How Donald Trump and Boris Johnson threaten democracy
FT chief political commentator Philip Stephens says the US president and the Tory leadership favourite share a common politics that ignores truth
Produced by Joe Sinclair
"Muslim women who wear the niqab, the full veil, resemble nothing so much as letterboxes or bank robbers."
"Africans can be described as piccaninnies."
Those aren't the words of Donald Trump, who was visiting London this week for a state visit. No, instead, they were the words of Boris Johnson, the lead contender in the race for the Tory party leadership and quite possibly Britain's next prime minister.
- You think you're too divisive a character to be Tory leader?
As it happened, Mr Johnson was launching his campaign just as Mr Trump landed in Britain this week. And I think the juxtaposition illuminated, for lots of people, the similarities of these two politicians - the America First nationalist arriving to meet the Queen and the Britain first, England first nationalist who wants to be the next prime minister here.
So I know Boris. I like him. I've liked him for a long time. I think he'd do a very good job.
Mr Trump, of course, ignored all the diplomatic niceties about not interfering in the domestic affairs of other countries and promptly backed Mr Johnson as his favourite for the leadership and for the premiership and said, and if he gets it, he'll offer him a good trade deal.
Thank you very much, everybody. Thank you.
The two men focus a lot on national sovereignty. In Mr Trump's terms, it's pulling back from globalism. For Mr Johnson, sovereignty is about getting out completely from the European Union and getting out whatever the conditions or circumstances. He's pledged that if he's prime minister, Britain will leave the European Union by October the 31st, come what may. If need be, we will just simply crash out.
If I get in, we'll come out, deal or no-deal, on October the 31st.
- man, good man.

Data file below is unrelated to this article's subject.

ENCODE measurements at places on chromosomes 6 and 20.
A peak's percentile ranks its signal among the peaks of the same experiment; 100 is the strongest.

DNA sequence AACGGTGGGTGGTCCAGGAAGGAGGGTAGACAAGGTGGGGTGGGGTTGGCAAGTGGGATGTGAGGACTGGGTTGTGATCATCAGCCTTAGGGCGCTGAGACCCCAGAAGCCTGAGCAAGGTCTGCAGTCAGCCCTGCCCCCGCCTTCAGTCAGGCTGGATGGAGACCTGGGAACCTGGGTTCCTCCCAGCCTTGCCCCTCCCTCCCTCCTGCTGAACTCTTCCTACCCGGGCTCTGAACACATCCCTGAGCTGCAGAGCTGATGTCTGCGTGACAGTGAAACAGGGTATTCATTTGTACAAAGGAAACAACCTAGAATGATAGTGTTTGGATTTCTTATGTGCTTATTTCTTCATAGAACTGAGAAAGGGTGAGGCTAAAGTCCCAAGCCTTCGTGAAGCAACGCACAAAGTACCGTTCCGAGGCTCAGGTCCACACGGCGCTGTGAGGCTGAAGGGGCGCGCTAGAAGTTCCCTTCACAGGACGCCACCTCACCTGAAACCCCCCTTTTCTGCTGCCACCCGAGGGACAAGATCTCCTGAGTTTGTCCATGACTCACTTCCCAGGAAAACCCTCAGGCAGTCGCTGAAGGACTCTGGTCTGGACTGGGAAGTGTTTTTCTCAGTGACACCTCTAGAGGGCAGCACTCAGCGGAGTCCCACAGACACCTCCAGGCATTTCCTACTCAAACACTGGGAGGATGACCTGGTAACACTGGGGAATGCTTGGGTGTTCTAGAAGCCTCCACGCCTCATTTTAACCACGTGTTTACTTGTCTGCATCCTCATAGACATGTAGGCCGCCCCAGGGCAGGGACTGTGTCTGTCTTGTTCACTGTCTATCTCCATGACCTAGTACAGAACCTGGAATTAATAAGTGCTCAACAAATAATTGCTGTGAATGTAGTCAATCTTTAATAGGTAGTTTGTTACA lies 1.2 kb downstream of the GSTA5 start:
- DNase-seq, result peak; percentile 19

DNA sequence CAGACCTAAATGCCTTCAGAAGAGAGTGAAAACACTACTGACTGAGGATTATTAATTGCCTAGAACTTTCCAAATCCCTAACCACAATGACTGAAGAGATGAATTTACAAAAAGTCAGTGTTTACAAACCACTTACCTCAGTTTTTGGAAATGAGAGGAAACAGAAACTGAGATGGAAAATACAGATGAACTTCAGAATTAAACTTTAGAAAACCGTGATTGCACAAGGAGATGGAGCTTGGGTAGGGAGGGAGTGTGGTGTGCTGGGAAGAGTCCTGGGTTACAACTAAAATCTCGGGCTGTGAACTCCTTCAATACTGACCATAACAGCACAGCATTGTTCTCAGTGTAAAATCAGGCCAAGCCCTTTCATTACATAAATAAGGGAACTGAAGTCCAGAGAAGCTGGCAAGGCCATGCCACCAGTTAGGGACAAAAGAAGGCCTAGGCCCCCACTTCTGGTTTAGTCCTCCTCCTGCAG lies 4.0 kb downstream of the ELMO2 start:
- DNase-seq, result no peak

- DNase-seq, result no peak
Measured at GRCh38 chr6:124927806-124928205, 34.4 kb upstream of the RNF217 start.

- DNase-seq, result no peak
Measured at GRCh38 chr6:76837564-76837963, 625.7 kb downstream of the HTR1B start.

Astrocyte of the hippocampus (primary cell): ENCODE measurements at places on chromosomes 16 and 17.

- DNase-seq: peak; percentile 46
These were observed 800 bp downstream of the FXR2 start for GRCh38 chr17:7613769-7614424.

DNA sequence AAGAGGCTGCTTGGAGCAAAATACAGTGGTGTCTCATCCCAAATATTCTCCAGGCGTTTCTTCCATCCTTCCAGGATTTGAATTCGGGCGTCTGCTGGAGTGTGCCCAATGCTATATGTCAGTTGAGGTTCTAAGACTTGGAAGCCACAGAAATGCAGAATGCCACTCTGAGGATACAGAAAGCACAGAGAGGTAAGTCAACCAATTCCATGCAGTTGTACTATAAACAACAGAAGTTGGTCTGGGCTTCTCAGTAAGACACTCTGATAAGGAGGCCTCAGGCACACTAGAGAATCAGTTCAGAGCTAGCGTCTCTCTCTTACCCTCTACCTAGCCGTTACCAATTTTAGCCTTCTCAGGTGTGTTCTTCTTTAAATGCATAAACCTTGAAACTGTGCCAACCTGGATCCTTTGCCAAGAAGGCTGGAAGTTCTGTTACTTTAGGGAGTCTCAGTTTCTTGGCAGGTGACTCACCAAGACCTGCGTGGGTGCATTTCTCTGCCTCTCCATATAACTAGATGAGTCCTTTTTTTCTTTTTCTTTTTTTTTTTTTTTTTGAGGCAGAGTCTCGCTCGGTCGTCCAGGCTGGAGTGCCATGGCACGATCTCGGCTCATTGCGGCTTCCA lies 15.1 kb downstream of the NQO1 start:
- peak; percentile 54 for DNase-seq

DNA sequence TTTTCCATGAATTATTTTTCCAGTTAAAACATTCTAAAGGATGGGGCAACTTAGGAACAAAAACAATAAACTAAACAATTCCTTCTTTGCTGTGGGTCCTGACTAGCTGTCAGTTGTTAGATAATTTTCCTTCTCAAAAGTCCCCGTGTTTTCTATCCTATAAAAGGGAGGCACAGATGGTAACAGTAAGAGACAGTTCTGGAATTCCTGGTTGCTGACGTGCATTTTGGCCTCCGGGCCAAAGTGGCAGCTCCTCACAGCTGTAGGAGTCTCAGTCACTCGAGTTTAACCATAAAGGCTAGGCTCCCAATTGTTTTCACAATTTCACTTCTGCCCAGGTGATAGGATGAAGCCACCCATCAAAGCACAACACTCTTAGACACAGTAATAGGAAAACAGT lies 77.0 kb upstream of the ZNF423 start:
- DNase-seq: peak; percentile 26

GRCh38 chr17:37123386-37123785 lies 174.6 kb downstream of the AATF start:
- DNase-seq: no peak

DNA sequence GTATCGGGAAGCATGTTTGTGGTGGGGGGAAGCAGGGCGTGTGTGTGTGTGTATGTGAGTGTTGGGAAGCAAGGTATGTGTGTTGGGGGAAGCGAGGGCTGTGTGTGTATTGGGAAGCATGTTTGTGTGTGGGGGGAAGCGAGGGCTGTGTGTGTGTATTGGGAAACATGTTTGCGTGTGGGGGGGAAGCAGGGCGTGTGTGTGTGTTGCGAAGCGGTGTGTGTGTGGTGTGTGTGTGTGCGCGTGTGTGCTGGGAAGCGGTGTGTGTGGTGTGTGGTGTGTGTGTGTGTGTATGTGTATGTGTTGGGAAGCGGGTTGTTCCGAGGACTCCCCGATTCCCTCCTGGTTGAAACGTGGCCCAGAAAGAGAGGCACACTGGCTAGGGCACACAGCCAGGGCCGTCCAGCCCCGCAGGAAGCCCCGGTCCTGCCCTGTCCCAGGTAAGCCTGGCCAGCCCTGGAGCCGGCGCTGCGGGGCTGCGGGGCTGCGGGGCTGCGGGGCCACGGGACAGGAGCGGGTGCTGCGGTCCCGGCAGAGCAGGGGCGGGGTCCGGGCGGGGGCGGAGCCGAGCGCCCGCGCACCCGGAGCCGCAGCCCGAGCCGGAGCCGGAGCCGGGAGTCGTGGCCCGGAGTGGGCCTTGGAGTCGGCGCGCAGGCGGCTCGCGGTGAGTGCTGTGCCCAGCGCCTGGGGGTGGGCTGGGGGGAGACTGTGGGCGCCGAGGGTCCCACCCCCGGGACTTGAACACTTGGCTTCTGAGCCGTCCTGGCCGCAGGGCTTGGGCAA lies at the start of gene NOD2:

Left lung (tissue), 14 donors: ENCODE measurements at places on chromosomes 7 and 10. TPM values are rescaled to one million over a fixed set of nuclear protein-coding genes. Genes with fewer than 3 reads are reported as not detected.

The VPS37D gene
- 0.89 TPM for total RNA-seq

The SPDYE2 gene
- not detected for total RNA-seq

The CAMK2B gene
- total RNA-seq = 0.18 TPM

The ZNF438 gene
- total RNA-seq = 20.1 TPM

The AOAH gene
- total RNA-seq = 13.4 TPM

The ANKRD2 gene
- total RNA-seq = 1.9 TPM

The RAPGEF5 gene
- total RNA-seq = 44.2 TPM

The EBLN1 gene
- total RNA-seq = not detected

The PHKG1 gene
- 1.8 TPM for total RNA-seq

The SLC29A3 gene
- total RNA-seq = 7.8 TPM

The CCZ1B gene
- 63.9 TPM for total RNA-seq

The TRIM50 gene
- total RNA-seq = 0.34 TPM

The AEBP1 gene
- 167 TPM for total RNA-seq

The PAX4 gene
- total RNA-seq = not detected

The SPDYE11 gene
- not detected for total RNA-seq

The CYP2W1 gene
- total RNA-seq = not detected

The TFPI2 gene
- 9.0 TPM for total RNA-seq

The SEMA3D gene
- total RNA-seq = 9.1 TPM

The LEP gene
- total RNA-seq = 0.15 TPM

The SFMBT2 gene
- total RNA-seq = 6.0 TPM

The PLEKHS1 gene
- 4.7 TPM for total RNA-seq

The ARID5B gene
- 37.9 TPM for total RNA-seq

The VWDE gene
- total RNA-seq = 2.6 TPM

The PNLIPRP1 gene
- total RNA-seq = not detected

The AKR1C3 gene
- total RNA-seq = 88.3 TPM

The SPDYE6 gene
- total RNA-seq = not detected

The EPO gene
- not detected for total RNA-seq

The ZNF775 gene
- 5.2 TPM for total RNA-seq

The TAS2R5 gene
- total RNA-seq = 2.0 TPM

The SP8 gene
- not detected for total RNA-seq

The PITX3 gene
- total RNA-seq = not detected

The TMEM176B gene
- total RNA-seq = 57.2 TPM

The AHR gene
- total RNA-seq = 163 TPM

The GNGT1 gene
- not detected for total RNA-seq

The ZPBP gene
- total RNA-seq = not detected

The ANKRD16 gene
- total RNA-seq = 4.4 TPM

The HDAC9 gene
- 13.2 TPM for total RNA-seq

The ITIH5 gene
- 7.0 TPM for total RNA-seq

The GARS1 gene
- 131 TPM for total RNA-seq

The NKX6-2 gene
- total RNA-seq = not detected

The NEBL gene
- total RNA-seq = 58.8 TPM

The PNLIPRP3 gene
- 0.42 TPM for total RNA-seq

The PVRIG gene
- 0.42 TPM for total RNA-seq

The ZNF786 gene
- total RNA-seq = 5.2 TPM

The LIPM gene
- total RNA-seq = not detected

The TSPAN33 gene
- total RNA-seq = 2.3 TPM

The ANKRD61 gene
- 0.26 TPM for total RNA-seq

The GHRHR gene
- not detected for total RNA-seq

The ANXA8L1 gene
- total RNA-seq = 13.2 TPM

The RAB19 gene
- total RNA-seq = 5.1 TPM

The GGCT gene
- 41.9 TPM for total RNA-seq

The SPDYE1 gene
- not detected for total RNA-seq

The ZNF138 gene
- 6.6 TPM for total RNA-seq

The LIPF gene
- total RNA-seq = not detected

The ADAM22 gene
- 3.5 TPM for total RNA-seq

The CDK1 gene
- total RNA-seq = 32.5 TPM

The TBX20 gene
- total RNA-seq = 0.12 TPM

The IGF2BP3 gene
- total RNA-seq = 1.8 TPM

We'll do that.
Thank you very much.
Would that mean you come back and vote Conservative again?
That's the spirit.
Boris Johnson's politics, although he doesn't say this explicitly, are essentially those of the English nationalists. He pledges of course to get a better deal, a great deal for Britain. That's sheer fantasy. But fantasy's always played a significant part in Boris Johnson's politics. We saw that when he was foreign secretary for a couple of years. We've seen it in his promise that we can get a deal with the European Union in which we have our cake and eat it.
Mr Johnson do you accept that you just deliberately misled the public?
And Boris Johnson's attitudes to facts and to analysis and to truth is very much like that of Mr Trump's. He's not interested. He's interested in making his point. He's interested in advancing his own career. And he doesn't want truth or facts to get in the way of that. We saw that during the referendum campaign in 2016 when he was making claims that the NHS would be awash in money if only we left the EU. And if we didn't leave the EU, we'd be overrun by Turkish migrants, both of those things were palpably false.
Good afternoon, everybody. Good afternoon. Thank you very much. Thank you for coming. Can you hear me?
There's much that unites the political approach, the populism of Donald Trump and the approach of Boris Johnson and indeed some of the other Brexiteers like Nigel Farage. It's a politics which appeals to people's grievances, ignores truth and reality, brushes aside facts. And I think they reinforce each other. And I think they're a real danger to democracy, because our democracy depends, in the last resort, on everyone agreeing a certain framework of truth and decency and of standards. I think both these politicians have stepped outside that framework.